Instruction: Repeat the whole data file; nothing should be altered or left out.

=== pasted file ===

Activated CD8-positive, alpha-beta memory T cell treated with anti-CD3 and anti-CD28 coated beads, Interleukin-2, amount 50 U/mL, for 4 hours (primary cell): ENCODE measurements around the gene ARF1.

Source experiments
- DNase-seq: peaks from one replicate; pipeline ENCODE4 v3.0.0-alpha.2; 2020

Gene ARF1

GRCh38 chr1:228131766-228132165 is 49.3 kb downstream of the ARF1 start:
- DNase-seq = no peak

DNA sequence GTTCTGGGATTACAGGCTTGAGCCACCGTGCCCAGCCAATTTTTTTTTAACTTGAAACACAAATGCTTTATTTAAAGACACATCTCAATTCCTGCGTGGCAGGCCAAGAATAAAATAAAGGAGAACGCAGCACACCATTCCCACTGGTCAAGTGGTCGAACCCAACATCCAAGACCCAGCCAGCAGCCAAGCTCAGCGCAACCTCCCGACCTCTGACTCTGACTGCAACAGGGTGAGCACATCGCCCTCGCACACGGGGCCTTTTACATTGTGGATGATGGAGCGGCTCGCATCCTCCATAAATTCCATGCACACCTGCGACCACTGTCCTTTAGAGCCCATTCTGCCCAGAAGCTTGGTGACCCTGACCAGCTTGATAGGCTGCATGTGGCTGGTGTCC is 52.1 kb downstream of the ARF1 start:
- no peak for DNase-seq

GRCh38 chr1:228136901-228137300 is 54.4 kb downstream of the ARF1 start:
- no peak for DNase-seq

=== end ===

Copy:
Activated CD8-positive, alpha-beta memory T cell treated with anti-CD3 and anti-CD28 coated beads, Interleukin-2, amount 50 U/mL, for 4 hours (primary cell): ENCODE measurements around the gene ARF1.

Source experiments
- DNase-seq: peaks from one replicate; pipeline ENCODE4 v3.0.0-alpha.2; 2020

Gene ARF1

GRCh38 chr1:228131766-228132165 is 49.3 kb downstream of the ARF1 start:
- DNase-seq = no peak

DNA sequence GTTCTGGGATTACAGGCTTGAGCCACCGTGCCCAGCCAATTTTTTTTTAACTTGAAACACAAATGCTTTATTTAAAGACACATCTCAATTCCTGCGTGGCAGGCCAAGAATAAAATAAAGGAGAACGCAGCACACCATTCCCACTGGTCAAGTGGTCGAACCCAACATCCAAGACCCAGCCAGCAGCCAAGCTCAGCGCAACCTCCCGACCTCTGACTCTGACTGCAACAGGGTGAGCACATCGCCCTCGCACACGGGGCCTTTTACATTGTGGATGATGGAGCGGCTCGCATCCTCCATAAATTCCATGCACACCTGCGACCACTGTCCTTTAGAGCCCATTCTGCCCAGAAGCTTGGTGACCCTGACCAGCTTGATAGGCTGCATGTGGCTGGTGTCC is 52.1 kb downstream of the ARF1 start:
- no peak for DNase-seq

GRCh38 chr1:228136901-228137300 is 54.4 kb downstream of the ARF1 start:
- no peak for DNase-seq